Internet of Things (IoT)
What does Internet of Things (IoT) mean?
A catch-all term for the universe of devices that are connected to a communications network in order to collect, send or receive information.
The Internet of Things is a top-level category name that refers to non-traditional computing devices programmed to use communication protocols, over some network, to send or receive data. These are also called “connected devices”, “smart machines” or simply “sensors”.
These devices typically had some pathway to the internet, directly or through a gateway, hence the name. However, it is often useful for devices to function within their own networks, such as within the confines of a warehouse or within range of a base station in an agricultural area.
Consumer IoT – your smartwatch
Smart Homes – devices that respond to voice command, your smart tv
Smart Cities – air pollution sensors, smart traffic lights, surveillance and security systems
Industrial IoT – warehouse robots, environmental sensors
Supply Chain IoT – temperature sensors, RFID tags (radio frequency identifaction systems)
Connected Vehicles – GPS systems, motion-detection systems, infotainment
And the list goes on, to include agricultural IoT, medical IoT, energy IoT, and will grow to address virtually any problem, e.g. IoT to fight climate change.
Markets are Ripe for Blockchain – at an Exponential Scale
IoT generate an incomprehensible amount of data, estimated on the scale of zettabytes of data in 2020. (A zettabyte is a trillion gigabytes.) Some of these data provide monitoring or feedback on dashboards in real time, some may be collected for machine learning and other forms of analysis, some will be discarded, and some will need to be stored.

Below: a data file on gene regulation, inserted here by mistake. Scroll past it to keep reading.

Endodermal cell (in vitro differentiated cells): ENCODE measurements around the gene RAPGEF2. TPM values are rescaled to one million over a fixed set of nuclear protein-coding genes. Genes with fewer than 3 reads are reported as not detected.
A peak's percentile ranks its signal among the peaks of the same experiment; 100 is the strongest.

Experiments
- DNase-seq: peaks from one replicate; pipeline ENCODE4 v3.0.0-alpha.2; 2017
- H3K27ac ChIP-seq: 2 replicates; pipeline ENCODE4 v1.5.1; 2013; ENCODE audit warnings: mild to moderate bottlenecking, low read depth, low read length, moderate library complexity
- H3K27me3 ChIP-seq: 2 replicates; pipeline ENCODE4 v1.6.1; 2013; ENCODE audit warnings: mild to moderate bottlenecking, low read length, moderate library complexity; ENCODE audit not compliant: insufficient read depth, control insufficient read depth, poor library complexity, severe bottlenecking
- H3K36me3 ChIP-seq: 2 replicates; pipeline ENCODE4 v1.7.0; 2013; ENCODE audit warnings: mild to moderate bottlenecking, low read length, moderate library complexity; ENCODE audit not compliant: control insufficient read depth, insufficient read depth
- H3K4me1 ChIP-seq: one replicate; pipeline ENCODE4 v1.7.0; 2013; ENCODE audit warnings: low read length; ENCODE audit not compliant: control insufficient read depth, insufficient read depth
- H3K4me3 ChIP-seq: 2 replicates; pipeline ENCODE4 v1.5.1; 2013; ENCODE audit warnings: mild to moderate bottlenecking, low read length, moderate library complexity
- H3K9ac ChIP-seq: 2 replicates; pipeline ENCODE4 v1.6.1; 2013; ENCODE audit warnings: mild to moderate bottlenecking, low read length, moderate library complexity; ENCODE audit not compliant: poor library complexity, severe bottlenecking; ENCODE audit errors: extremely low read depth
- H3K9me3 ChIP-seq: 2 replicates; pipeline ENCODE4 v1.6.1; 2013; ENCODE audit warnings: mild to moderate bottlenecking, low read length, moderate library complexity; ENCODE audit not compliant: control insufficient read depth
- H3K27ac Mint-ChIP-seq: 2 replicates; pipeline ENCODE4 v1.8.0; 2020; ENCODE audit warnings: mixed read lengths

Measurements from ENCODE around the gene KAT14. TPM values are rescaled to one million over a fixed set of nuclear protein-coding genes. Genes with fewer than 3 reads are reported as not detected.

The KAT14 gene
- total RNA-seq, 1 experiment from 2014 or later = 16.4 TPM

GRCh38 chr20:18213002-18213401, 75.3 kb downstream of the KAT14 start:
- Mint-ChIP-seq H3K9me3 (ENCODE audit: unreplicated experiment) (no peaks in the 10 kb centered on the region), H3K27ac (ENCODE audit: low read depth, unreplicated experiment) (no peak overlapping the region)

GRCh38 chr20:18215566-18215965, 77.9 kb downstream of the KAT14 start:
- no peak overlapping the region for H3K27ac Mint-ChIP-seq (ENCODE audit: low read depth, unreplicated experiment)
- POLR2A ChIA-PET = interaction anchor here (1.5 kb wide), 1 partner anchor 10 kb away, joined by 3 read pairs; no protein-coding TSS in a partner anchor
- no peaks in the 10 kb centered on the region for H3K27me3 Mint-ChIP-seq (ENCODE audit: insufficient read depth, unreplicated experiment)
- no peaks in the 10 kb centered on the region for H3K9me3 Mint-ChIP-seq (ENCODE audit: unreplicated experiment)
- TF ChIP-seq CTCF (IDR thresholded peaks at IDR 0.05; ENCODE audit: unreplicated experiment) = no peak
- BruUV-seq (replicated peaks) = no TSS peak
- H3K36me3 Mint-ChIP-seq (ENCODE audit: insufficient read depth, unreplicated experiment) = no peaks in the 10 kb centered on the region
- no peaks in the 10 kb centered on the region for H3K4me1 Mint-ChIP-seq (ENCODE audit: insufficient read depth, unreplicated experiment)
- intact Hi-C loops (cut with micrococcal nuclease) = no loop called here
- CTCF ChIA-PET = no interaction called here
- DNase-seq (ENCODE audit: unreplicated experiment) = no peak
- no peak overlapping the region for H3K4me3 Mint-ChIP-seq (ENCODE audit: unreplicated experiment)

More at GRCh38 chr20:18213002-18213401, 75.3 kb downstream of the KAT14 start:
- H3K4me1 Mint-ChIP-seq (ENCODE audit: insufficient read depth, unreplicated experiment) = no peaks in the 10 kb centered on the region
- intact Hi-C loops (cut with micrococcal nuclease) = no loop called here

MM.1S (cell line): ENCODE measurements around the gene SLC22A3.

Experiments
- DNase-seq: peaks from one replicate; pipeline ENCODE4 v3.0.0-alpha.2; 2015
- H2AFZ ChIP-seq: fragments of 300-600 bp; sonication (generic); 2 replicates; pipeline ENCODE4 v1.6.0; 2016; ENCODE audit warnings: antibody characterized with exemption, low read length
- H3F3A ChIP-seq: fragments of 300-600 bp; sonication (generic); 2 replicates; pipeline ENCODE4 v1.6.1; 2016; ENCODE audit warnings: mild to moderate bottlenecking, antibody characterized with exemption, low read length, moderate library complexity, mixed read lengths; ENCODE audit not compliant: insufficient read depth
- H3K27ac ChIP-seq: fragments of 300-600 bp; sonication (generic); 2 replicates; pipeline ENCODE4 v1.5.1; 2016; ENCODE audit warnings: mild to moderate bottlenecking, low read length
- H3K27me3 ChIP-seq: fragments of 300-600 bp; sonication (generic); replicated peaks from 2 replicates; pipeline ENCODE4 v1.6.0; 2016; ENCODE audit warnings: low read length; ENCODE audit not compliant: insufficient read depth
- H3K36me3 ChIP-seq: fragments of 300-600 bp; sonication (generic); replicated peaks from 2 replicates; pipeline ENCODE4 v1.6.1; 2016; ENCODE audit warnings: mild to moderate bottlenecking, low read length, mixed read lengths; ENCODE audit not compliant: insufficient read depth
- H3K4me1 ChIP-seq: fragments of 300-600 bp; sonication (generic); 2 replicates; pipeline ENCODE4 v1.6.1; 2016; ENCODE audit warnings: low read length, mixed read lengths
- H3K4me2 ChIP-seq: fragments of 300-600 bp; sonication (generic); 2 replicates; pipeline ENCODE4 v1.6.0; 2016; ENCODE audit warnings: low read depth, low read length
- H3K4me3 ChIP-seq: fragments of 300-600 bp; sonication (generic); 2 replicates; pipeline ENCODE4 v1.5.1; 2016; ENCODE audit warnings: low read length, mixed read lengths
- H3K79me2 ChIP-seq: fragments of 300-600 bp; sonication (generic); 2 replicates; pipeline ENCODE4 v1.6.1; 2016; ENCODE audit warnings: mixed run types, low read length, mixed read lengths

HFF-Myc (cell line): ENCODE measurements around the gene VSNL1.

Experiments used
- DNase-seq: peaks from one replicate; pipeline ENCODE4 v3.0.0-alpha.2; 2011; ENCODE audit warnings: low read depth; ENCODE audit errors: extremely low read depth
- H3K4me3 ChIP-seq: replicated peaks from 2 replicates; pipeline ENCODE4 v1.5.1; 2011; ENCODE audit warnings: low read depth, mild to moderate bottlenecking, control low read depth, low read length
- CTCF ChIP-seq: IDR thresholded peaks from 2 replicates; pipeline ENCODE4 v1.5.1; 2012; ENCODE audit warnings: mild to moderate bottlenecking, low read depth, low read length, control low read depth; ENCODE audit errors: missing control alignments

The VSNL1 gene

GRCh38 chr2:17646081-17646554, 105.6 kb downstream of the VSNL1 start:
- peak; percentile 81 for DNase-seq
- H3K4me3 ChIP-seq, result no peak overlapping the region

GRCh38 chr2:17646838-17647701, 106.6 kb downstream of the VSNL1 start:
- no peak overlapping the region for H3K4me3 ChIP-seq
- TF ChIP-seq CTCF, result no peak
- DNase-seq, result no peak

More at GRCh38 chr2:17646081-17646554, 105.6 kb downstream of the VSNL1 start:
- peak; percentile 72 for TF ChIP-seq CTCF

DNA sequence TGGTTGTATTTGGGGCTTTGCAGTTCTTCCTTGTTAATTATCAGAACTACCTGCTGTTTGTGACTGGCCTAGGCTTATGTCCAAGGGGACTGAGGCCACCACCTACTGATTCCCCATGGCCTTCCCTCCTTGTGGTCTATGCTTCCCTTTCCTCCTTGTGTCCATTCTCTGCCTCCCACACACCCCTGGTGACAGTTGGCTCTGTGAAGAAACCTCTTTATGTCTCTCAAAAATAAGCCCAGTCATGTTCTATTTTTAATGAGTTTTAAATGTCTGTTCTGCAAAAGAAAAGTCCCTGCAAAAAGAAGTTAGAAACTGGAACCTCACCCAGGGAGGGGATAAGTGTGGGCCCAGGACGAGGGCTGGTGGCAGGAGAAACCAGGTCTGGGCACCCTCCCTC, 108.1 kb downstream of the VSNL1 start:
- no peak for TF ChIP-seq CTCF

Regardless, connected devices need access to bandwidth, storage, and compute, for the same reasons that blockchain networks do: to communicate and store data, and to enable applications and subsequent decisions based on those data. (Fun fact: The Geeq Project was begun with the requirements for an IoT-blockchain use case in mind.)
IoT standards have not been set yet as many large-scale commercial implementations are still in their experimental phases. There are both problems and opportunities as a result. Problems include the multitude of communications protocols and data formats in use; the silo-ing of data; and the cybersecurity problems associated with an ever-growing network.
Another problem is that the default way to store and access IoT data is in the cloud and through cloud applications. However, security of data in the cloud relies on trusted data intermediaries.
For those who are concerned about the security of their data and how it is used, the development of decentralized blockchain databases and blockchain-based applications provide an important alternative.
Used in a Sentence:
When IoT data are simple (e.g. telemetry data), or of public interest (e.g. body-cam video), or parties with different incentives want access to a dependable record of neutrally and correctly validated, sequenced data (e.g. supply chains), Geeq’s blockchain-based applications and databases have been engineered to be a perfect fit.
Last Updated: March 21, 2021